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How Ecuador Has Found the Antidote to Rising Food Prices

Ever since the country adopted the US dollar as its official currency in 2000, Ecuadorians have suffered rising food prices along with hunger and malnourishment.

A group of college students from the US helped build this greenhouse on the rooftop of an elementary school in Quito, Ecuador.
Photo Credit: Christian Velastegui



Sarah McGee admires the structure, partially wrapped in mesh and sun-protective plastic, and smiles approvingly. “We made a wall,” she says. “It actually looks like a greenhouse now. It was a carcass for a week.”

For nearly two weeks this summer, McGee and a handful of fellow college students have constructed a greenhouse on the rooftop of an elementary school in a poverty-stricken neighborhood of Quito, the capital of Ecuador. McGee, a 19-year-old sophomore attending the University of California, Los Angeles, was born in the mountains of Japan and raised by hippies in the beach town of Santa Cruz. “I’ve always been interested in sustainable projects and how to make that work in Third World countries,” she says.

But she and her friends didn’t travel to this developing South American country to study or share their knowledge. They’re the labor. Some afternoons they go to Quito’s historic district to assemble a greenhouse behind an art museum, as requested by a group of women who felt squeezed out of their community and wanted to stake a claim. Residents come together, decide to grow their own food, and the process begins. They get a little help from a municipal economic development agency called CONQUITO that promotes organic urban farms in this city of 2.1 million people located on the eastern slopes of Pichincha, an active volcano in the Andes.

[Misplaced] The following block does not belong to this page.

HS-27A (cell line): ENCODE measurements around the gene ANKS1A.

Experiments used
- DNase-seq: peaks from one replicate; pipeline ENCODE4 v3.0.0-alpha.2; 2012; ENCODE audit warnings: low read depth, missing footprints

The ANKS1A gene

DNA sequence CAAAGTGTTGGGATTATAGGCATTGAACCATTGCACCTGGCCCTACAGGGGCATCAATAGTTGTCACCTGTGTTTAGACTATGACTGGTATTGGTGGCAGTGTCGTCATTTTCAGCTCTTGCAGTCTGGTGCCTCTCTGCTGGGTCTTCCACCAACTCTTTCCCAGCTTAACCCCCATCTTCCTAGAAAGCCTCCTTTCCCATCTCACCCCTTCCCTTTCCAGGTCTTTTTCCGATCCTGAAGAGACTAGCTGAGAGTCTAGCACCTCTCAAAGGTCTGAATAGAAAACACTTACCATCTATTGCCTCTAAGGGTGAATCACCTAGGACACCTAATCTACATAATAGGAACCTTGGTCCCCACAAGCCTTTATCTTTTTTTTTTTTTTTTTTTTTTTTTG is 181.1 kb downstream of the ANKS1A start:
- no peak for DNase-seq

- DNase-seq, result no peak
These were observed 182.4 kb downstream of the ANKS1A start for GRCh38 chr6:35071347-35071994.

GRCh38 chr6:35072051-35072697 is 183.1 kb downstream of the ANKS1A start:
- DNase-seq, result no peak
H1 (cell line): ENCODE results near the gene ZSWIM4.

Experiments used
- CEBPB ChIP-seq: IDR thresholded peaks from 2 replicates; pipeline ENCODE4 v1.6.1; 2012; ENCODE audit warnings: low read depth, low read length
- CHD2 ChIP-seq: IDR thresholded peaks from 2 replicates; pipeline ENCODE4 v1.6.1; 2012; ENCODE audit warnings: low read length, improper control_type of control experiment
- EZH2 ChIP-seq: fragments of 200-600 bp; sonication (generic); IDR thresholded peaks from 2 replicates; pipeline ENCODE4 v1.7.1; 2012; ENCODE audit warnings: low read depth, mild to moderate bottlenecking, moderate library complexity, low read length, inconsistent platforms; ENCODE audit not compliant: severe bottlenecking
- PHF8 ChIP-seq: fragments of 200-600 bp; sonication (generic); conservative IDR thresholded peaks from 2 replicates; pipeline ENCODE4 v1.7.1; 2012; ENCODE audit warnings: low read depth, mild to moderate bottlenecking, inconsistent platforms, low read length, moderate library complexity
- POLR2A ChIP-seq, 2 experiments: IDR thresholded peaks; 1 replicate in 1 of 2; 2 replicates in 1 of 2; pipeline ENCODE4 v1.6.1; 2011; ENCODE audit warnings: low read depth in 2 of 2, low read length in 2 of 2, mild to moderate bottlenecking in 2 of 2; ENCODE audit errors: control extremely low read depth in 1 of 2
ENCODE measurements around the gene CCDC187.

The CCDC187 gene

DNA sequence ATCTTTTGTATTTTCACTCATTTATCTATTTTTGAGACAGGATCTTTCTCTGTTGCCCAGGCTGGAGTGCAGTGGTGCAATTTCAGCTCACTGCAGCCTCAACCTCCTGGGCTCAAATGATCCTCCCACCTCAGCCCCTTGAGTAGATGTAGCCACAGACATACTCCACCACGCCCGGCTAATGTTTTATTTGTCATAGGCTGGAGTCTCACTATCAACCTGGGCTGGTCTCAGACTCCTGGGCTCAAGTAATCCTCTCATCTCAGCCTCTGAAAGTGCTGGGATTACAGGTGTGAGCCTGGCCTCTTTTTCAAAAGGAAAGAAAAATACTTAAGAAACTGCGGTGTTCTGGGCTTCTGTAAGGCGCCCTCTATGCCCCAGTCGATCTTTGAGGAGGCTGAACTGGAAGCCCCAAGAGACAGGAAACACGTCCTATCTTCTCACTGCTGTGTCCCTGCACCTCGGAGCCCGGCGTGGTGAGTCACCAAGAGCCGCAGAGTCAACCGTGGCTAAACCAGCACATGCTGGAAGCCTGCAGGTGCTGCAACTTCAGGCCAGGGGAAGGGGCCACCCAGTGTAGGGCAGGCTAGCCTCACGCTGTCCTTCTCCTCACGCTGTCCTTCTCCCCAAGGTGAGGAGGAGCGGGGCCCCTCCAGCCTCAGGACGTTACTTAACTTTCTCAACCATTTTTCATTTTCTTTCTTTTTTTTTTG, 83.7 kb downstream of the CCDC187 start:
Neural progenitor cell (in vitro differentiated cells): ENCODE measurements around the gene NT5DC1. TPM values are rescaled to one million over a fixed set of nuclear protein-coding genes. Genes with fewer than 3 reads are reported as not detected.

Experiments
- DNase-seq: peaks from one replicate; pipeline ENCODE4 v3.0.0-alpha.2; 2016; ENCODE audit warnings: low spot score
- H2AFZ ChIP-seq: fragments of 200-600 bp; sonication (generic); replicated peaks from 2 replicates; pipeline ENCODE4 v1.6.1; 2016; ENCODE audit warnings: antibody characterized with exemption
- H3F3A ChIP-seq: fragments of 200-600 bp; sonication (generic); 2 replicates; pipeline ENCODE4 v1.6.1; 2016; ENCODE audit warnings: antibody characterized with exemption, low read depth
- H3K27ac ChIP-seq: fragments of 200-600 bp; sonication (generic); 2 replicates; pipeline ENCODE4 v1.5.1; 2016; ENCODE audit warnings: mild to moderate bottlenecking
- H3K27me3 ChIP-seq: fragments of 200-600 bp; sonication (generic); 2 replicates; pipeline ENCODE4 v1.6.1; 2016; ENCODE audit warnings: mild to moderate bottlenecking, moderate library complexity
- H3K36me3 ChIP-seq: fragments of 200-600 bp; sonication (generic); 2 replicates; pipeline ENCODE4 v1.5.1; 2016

Ecuador ranks as one of the world’s top users of agricultural pesticides. The record of pesticide use, combined with increasing awareness of the dangers of chemicals, has created a demand for organically grown produce. But there’s another critical reason for these gardens: Ever since the country adopted the US dollar as its official currency in 2000, Ecuadorians have suffered rising food prices along with hunger and malnourishment. The country’s vulnerability to floods, droughts, earthquakes, and volcanic eruptions further jeopardizes food security.

These urban farms put the power of local food production back into the hands of people, and it’s happening with assistance from international volunteers such as UCLA student Steven Moracho, who on this warm summer day appraises nearly a dozen planter boxes sprouting vegetables on the school’s rooftop: “I wish this is how my elementary school was — to have plants everywhere.”

‘We can harvest it ourselves’

The college students arrived at Escuela Fiscal Mixta Bogota after an hour-long, bumpy bus ride from the bustling, smoggy city center to south Quito, a relatively rural neighborhood with minimal vehicle traffic, plenty of dilapidated buildings, and stray dogs roaming the dusty roads. Shak Gonzales accompanies the Americans to the site. He works for Triple Salto, a nongovernmental organization that coordinates volunteers to assist CONQUITO on urban farm projects. “This is a poor area of Quito, so now they have access to healthy food and aren’t just eating meat and rice everyday,” Gonzales says. “It’s excellent for them. They work here. They live here. They don’t go into the city. They need to have their own crops.”

Sixty-seven percent of Ecuadorians live in urban centers, according to the CIA World Factbook, and that number is expected to grow. Triple Salto partnered with CONQUITO 10 years ago to launch the Participatory Urban Agriculture Project to support healthy nutrition and economic growth among groups of city dwellers. These groups often consist of female-headed households, senior citizens, and people with disabilities. Or they are based in low-income neighborhoods and at rural schools, says Triple Salto Founder Alicia Guzman.

“Most of the world’s population will live in cities in the near future,” she says. “This program is not a goal in itself but the means to achieve social cohesion, economic inclusion (and) strengthening of communities, peace building, cultural inclusion, and access to credit based in solidarity.”

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